Blooming youth shows need to put nurture over savage nature in the Premiership
Wasps beat the drop by trusting their academy – all clubs must learn that such patience is a virtue
Ructions at Sale, a mass clear-out at London Irish, bloodshed at Bath, a sudden walkout at Gloucester, a sticking-plaster job at Newcastle, something close to a meltdown at Wasps... welcome to the sporting soap opera known as the Aviva Premiership, where a coach who remains in post longer than five minutes has an even-money chance of winning the "Ken Barlow Award for Long Service". Half the clubs have been in turmoil this season and of the other six, five have qualified for Heineken Cup rugby next term. Continuity counts for something, it seems.
It is now three years since this newspaper highlighted statistics showing that, in job security terms, top-flight club rugby in England was more unstable than Premier League football. Nothing has changed. Even in a World Cup year, when clubs producing Test-class players will always be disrupted, owners and boards have shown themselves to be devoid of patience – and, in some cases, common sense.
Sale, Gloucester and Bath finished the season leaderless, although the last named are about to unveil a new coaching set-up under Gary Gold (whose appointment was confirmed yesterday), including Neal Hatley, the former London Irish prop and current academy manager, as forwards specialist. The two West Country clubs could – and in Gloucester's case certainly should – have challenged hard for a place in the Premiership semi-finals, but they lost themselves in a pea-souper of mismanagement. Gloucester have the brightest young backs in English rugby who will be brighter still when the exciting Billy Twelvetrees materialises in their midfield next season, but without a clear sense of direction at the top they will continue to underachieve.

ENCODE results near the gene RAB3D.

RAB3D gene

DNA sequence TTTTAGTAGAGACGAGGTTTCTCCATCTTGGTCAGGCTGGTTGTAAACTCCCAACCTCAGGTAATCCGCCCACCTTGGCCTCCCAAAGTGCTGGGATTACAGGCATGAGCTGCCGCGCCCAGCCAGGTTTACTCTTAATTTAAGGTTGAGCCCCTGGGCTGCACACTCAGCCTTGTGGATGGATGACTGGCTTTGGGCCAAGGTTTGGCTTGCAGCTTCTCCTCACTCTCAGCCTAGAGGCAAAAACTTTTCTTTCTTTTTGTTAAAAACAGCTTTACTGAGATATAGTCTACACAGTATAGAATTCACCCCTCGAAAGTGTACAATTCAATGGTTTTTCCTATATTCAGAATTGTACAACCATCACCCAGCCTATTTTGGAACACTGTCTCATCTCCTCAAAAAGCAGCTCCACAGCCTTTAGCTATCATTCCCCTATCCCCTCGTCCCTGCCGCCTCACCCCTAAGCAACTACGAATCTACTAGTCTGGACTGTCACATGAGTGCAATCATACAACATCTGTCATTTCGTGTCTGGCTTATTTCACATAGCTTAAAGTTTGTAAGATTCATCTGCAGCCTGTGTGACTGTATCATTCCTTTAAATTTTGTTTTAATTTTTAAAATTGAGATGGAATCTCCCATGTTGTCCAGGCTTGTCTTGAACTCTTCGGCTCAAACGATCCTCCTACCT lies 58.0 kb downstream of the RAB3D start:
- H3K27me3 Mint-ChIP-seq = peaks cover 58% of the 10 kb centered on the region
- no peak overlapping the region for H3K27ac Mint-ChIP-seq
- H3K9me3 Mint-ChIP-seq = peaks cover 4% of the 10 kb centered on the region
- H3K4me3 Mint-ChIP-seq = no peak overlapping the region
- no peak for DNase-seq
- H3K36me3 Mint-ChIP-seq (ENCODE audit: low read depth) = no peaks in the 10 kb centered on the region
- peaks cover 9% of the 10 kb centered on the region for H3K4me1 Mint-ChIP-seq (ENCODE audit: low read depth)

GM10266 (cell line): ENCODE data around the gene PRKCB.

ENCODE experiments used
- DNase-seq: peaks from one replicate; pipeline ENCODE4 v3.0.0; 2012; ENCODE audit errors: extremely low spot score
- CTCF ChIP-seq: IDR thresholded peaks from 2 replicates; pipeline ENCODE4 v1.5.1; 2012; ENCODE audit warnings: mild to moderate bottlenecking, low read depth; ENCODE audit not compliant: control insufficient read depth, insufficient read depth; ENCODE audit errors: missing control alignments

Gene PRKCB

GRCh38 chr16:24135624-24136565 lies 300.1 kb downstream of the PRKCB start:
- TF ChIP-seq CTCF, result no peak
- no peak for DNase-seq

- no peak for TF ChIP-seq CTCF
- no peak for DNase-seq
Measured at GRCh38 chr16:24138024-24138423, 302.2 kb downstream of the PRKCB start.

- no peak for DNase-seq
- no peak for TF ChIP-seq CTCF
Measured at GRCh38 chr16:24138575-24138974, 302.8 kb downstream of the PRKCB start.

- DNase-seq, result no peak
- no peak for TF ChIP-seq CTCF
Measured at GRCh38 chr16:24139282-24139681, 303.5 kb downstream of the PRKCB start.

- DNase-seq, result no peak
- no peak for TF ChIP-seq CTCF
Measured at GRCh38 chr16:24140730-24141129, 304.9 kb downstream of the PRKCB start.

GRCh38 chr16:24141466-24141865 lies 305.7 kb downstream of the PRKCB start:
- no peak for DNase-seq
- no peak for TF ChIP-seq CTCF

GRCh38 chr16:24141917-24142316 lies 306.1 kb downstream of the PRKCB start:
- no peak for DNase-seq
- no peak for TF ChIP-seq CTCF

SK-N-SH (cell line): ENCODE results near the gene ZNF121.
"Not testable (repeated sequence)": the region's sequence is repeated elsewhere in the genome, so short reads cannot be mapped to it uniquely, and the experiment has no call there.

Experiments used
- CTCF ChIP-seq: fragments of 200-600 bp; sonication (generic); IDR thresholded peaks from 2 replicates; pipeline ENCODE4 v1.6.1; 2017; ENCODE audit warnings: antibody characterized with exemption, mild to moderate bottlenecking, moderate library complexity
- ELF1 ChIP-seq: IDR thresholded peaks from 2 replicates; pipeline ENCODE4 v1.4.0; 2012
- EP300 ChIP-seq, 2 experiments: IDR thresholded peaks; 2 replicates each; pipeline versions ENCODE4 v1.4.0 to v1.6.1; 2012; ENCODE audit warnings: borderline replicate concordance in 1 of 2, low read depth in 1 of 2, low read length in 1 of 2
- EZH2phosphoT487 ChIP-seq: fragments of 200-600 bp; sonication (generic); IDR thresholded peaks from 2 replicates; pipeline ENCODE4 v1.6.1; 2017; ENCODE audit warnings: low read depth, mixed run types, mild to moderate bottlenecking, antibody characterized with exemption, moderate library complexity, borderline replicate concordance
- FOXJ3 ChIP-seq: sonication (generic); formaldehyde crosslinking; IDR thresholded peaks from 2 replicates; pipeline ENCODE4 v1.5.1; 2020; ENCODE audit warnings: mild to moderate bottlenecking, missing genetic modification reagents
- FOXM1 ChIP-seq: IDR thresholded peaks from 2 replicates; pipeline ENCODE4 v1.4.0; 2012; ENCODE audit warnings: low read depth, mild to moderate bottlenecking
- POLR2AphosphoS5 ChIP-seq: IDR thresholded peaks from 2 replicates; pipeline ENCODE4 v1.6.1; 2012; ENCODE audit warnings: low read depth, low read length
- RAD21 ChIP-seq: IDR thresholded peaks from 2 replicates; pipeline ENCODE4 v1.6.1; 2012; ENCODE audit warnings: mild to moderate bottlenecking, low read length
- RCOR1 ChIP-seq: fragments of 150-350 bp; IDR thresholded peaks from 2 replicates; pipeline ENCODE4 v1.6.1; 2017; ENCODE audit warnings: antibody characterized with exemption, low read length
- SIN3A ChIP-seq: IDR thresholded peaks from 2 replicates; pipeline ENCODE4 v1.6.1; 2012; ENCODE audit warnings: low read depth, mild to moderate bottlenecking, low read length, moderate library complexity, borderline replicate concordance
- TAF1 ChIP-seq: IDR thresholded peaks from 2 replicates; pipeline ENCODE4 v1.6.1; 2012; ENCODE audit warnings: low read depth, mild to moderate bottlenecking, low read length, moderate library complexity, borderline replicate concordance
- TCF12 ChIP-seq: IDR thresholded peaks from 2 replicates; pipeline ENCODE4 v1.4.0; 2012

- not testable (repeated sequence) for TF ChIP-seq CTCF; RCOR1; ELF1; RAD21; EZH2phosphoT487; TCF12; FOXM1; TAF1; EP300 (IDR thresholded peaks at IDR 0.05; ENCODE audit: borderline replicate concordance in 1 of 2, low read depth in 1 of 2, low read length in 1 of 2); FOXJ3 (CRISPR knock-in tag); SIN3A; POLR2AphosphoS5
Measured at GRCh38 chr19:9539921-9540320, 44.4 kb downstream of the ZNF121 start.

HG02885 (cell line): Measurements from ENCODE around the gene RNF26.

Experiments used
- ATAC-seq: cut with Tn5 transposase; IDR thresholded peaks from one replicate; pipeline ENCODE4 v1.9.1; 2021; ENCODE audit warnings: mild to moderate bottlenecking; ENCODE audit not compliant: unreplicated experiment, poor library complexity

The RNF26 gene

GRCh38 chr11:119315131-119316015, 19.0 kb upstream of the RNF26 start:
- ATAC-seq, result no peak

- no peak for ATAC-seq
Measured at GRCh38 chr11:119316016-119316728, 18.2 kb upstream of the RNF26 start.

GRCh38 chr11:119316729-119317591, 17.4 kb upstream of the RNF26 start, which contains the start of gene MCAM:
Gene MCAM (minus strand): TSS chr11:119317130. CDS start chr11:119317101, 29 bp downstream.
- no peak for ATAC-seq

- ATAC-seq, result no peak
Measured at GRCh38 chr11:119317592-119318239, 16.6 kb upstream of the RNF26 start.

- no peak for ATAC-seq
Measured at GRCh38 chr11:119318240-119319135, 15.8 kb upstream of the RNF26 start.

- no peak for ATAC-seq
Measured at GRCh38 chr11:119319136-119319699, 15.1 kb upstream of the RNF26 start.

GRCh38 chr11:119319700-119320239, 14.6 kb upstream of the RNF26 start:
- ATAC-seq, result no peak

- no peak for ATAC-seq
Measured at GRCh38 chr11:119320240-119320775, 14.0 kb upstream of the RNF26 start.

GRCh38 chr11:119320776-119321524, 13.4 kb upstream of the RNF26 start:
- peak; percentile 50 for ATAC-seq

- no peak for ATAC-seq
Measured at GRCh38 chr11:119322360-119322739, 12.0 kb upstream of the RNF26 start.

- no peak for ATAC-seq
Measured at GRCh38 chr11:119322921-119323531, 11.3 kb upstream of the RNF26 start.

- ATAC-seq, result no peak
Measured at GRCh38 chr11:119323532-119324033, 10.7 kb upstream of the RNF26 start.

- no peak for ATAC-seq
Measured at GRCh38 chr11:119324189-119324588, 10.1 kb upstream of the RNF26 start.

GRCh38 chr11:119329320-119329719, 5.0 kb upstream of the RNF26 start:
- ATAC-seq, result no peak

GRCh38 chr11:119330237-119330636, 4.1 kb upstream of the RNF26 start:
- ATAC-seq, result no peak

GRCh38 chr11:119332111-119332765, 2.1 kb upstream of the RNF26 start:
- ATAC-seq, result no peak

Contrast this with the Irish teams, who are carrying all before them at European level. They have obvious advantages, mostly to do with the sympathetic structure of the RaboDirect Pro12 league they share with the Scots, Welsh and Italians, but there is more to their success than an absence of relegation. Leinster have broadened their horizons and their game by employing southern hemisphere coaches – Michael Cheika, Joe Schmidt – and, while Tony McGahan will return to Australia having failed to keep Munster at the top of the tree, the province did not hesitate to cast its net wide once again by recruiting the New Zealander Rob Penney as his replacement. Even Ulster, who have reached the Heineken Cup final under Brian McLaughlin, have taken the southern option: the former Auckland coach Mark Anscombe will be in charge at Ravenhill for the next two years.
It seems much of the energy, ambition and momentum is on the far side of the Irish Sea – a notion supported by the fact that Harlequins, top of the Premiership in the regular season, are run by a chap called Conor O'Shea.
If there is a saving grace for the Premiership, which turned in its worst-ever performance in Europe, it is that its academies are delivering the goods. Gloucester and Sale are particularly productive, Quins have some top-notch talent – not least in the second-row – and London Irish always seem to be strong. Wasps won the fight against relegation by throwing the kids into the bear pit that they might save the skins of their elders and supposed betters. Christian Wade, Elliot Daly, Joe Launchbury, Sam Jones and Billy Vunipola, take a bow. They have been exceptional.
When it comes to numbers, English club rugby has always been ahead of the field: there are more players in London than in some Test-playing countries. The prospects are bright. Just so long as the men in the boardrooms remember two things: that there is no automatic correlation between the size of a coach's profile and his ability to grow a winning team in the Premiership, and that whoever the coach may be, he needs longer than 30 seconds to make an impact.
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